After four years in power of Jair Bolsonaro, Lula’s election is seen as “a good signal” for the planet. The figure of the Brazilian left, for example, intends to put an end to the “policy of devastation” of his predecessor.Luis Inacio Lula da Silva, during a meeting on sustainable development in Manaus (Brazil), August 31, 2022. (MICHAEL DANTAS / AFP)
“Brazil and the planet need a living Amazon.” As soon as he was re-elected as head of Brazil on Sunday October 30, Luiz Inacio Lula da Silva placed the environmental issue at the center of the debate. According to him, Brazil is “ready to play the leading role again in the fight against climate change”. A statement that seems to convince many heads of state or foreign ministers. His victory is one for the “climate”, declared the head of German diplomacy, Annalena Baerbock, Monday, October 31. Ursula Von der Leyen, the president of the European Commission, said she was keen to work with him on the “urgent challenges” of climate and free trade.
>> REPORT. In Brazil, with those who fight against deforestation by reforesting
Can Lula’s return to the presidency of Brazil save the Amazon? It’s urgent. From the start of Jair Bolsonaro’s mandate in 2018, deforestation jumped to reach today its highest level since 2008, according to the journal Nature (in English). In three years, from 2018 to 2021, more than 34,000 km2 of forest have disappeared, “an area larger than Belgium”, underlines the specialized site Carbon Brief. A Nature study in 2021 even concluded that the forest had become a source of CO2, instead of ensuring its role as a “carbon sink” by absorbing it. “Deforestation and forest degradation reduce the ability of the Amazon to act as a carbon sink,” the authors wrote. Among the causes of this degradation, forests burned to make way for livestock and agriculture.
He promised to reduce deforestation
Climate change is also a key factor: temperatures during the dry season have risen nearly 3°C compared to the pre-industrial era, almost three times more than the global average. The combination of all these factors “calls into question the ability of tropical forests to sequester large volumes of CO2 derived from fossil fuels in the future”, notes Scott Denning, of the University of Colorado, quoted in the journal Nature.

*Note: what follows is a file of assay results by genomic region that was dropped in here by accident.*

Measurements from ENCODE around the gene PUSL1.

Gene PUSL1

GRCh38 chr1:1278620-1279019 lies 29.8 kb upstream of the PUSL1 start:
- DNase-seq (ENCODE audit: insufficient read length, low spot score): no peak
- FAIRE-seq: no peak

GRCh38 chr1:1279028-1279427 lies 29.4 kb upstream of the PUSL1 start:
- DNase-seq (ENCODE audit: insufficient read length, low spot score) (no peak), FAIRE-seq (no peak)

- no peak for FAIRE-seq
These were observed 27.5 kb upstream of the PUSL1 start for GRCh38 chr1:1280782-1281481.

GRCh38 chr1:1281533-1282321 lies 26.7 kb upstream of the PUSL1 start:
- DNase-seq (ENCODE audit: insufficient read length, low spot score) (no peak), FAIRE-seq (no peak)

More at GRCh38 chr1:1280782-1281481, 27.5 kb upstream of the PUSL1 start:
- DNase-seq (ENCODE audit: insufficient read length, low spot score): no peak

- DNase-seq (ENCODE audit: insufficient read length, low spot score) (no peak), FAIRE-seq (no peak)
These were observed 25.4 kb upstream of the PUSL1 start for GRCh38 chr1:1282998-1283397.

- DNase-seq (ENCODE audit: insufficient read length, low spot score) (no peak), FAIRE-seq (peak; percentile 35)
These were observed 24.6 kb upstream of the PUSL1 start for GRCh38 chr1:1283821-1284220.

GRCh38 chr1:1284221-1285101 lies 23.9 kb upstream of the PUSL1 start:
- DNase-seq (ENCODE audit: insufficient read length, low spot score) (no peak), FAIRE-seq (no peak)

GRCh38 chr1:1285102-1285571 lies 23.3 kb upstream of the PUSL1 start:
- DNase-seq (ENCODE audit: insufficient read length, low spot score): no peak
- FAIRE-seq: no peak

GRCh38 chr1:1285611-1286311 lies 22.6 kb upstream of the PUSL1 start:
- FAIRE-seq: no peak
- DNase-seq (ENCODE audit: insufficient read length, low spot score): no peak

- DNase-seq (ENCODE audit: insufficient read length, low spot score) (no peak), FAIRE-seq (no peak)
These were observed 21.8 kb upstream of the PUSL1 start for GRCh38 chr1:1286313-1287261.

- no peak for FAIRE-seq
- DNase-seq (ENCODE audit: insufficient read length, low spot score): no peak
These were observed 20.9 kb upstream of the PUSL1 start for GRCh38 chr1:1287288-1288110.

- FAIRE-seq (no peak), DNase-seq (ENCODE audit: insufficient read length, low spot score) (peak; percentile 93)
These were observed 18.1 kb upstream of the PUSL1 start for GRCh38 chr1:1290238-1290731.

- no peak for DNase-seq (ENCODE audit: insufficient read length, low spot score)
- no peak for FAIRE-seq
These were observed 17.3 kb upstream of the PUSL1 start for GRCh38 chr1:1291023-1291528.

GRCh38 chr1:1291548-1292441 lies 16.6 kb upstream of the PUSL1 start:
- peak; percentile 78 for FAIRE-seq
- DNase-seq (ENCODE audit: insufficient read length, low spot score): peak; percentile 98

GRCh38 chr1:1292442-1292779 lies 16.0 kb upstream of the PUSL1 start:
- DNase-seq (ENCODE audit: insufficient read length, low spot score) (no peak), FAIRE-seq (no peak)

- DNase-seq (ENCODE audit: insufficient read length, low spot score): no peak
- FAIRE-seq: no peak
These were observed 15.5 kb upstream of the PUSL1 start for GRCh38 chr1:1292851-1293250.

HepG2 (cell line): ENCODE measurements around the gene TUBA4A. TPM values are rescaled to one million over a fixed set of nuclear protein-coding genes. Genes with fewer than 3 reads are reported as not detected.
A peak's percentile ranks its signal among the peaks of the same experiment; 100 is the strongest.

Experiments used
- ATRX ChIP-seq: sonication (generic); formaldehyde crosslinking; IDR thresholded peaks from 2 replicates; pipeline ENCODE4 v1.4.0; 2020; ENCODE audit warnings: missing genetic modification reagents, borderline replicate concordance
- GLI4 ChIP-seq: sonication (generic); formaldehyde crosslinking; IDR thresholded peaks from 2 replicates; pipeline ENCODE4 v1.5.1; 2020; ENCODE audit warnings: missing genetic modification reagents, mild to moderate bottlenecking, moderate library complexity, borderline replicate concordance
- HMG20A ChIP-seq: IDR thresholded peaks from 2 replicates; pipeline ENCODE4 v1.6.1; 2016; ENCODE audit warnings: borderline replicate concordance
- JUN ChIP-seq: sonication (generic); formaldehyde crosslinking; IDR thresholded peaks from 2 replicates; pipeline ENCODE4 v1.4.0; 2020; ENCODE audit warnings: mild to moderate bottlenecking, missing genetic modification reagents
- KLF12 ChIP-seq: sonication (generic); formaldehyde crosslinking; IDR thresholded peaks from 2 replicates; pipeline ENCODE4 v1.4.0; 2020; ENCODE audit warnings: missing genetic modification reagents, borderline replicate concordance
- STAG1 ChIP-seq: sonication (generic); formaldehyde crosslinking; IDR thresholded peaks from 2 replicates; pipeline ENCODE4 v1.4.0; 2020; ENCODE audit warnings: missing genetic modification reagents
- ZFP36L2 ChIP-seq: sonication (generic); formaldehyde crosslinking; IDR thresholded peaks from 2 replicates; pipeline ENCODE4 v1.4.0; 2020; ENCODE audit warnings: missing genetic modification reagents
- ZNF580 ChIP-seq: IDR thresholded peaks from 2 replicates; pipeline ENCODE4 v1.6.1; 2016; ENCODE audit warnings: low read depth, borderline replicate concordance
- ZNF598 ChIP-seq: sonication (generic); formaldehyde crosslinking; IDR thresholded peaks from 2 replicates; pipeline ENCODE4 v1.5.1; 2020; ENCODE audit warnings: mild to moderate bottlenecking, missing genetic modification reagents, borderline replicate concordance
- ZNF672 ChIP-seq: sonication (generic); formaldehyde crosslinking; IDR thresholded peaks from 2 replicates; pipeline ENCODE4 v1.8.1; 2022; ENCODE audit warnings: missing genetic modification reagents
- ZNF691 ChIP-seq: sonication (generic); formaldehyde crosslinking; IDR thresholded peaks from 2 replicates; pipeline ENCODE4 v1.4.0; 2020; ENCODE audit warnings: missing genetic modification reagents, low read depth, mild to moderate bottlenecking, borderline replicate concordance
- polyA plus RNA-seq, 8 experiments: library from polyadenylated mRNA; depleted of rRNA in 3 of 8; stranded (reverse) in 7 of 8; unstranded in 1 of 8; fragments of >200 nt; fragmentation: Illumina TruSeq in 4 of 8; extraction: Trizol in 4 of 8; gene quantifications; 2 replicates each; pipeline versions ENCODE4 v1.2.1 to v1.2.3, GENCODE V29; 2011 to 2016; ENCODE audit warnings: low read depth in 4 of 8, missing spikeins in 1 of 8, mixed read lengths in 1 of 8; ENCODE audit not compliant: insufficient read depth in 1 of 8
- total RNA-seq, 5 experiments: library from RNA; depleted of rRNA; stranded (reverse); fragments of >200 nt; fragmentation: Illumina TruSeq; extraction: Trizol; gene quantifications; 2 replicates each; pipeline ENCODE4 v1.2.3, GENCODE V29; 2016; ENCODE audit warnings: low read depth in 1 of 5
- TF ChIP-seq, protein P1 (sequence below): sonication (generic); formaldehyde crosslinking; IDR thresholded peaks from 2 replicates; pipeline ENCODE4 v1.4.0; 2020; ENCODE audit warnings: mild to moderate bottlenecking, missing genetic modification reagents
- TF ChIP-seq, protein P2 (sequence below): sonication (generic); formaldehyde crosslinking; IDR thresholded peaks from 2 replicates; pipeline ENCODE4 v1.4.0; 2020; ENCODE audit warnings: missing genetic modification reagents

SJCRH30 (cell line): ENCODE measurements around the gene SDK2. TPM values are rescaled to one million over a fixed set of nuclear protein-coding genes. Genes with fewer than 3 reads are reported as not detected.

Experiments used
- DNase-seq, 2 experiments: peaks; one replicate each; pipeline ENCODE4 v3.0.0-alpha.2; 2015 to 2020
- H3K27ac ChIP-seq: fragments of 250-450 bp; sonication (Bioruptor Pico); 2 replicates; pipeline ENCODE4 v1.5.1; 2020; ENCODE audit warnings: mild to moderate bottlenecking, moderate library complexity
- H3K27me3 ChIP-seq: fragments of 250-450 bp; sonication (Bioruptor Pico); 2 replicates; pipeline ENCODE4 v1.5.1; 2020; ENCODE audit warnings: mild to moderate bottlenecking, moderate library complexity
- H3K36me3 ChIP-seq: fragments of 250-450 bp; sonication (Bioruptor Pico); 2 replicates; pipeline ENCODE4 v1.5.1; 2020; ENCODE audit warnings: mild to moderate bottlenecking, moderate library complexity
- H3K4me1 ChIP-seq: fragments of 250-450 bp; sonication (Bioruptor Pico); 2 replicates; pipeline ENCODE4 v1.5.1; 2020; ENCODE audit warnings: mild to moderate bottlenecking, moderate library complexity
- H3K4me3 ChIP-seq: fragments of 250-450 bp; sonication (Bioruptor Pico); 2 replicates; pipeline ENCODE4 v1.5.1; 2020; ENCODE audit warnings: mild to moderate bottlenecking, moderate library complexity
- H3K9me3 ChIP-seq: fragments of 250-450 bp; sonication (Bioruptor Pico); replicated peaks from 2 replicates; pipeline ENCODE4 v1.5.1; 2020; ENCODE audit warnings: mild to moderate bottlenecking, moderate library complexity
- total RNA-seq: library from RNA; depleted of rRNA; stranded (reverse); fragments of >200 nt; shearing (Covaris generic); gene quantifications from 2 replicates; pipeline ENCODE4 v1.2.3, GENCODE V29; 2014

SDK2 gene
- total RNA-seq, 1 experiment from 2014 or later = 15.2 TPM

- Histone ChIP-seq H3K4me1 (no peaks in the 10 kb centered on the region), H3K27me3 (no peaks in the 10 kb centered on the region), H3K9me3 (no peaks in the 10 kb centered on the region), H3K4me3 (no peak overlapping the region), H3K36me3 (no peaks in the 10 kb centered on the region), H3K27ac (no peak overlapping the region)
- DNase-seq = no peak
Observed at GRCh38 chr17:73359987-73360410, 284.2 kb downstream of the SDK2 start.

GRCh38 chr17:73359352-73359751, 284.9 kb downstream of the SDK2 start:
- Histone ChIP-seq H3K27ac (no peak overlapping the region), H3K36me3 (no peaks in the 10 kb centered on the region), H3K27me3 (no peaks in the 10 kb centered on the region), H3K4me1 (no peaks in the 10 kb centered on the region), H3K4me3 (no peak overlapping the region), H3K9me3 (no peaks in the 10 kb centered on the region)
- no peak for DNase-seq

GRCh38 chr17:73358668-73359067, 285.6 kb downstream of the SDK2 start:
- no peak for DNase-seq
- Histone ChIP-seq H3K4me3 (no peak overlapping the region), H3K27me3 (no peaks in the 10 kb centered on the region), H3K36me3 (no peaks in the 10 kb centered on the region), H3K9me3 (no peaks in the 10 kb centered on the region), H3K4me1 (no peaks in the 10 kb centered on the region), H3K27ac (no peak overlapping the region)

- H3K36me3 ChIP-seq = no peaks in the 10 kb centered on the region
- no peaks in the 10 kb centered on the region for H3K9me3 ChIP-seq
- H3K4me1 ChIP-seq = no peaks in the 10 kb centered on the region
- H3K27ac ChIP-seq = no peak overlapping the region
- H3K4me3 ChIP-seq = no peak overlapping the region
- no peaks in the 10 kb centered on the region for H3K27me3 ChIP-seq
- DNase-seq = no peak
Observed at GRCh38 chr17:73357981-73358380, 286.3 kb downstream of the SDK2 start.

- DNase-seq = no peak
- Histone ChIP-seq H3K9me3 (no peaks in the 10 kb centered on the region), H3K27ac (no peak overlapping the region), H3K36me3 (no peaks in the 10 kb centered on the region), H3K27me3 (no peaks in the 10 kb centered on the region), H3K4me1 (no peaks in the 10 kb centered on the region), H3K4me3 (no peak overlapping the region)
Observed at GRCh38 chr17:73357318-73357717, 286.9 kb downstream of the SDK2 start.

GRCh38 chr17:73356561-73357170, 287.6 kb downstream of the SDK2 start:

“It is imperative to defend the Amazon from the policy of devastation put in place by the current government”, promises Lula’s program. If environmental legislation is followed to the letter during the coming term, deforestation could be reduced by around 90% by the end of the decade, Carbon Brief experts have calculated. The platform assessed the consequences of the application of the “Forest Code”, a 1965 text which requires landowners to maintain a certain proportion of forest on their plot and to restore land that has suffered illegal deforestation, explains Carbon Brief.
Even if total compliance with this text seems difficult to achieve, experts are optimistic when analyzing Lula’s previous record, from 2003 to 2011. reduce deforestation by 80%”, noted Plinio Sist, ecologist and director of the forest research unit at CIRAD, on franceinfo. An assessment which the former president also welcomes in his program. And that he promises to reproduce.
He could revive the Amazon Fund
Lula’s return to power is therefore “a very good signal” for the planet, opines economist Catherine Aubertin, specialist in environmental policies, “Bolsonaro has cut off all state environmental bodies, she laments. Whether it is the environmental police who could no longer impose a fine or the Institute for the Conservation of Biodiversity who no longer had a say. Catherine Aubertin therefore hopes that the new government will put in place consultation structures between ministries, federated states and civil society and welcomes the announcement of the creation of a ministry for indigenous peoples.
The Amazon Fund, which finances projects to preserve the primary forest, was also blocked. “This blocking of President Bolsonaro deprived the defenders of the Amazon of a billion dollars”, recalls the economist. The return to power of Lula nevertheless seems to open the way to a renewal of this fund. Norway, which had suspended its aid during the term of the former president, announced that it was ready to pay it again. The Scandinavian country is one of the main contributors to this fund considered essential by experts, with around 1.2 billion dollars paid since its creation in 2008.
Catherine Aubertin, however, relativizes hopes for the protection of the Amazon, recalling that ecology is not the priority of President Lula, focused on “the fight against hunger”. According to her, in Brazil the environmental symbol that the Amazon represents is not as strong as internationally. “It’s a remote region, it’s 10% of GDP. Less than 10% of the population,” she says.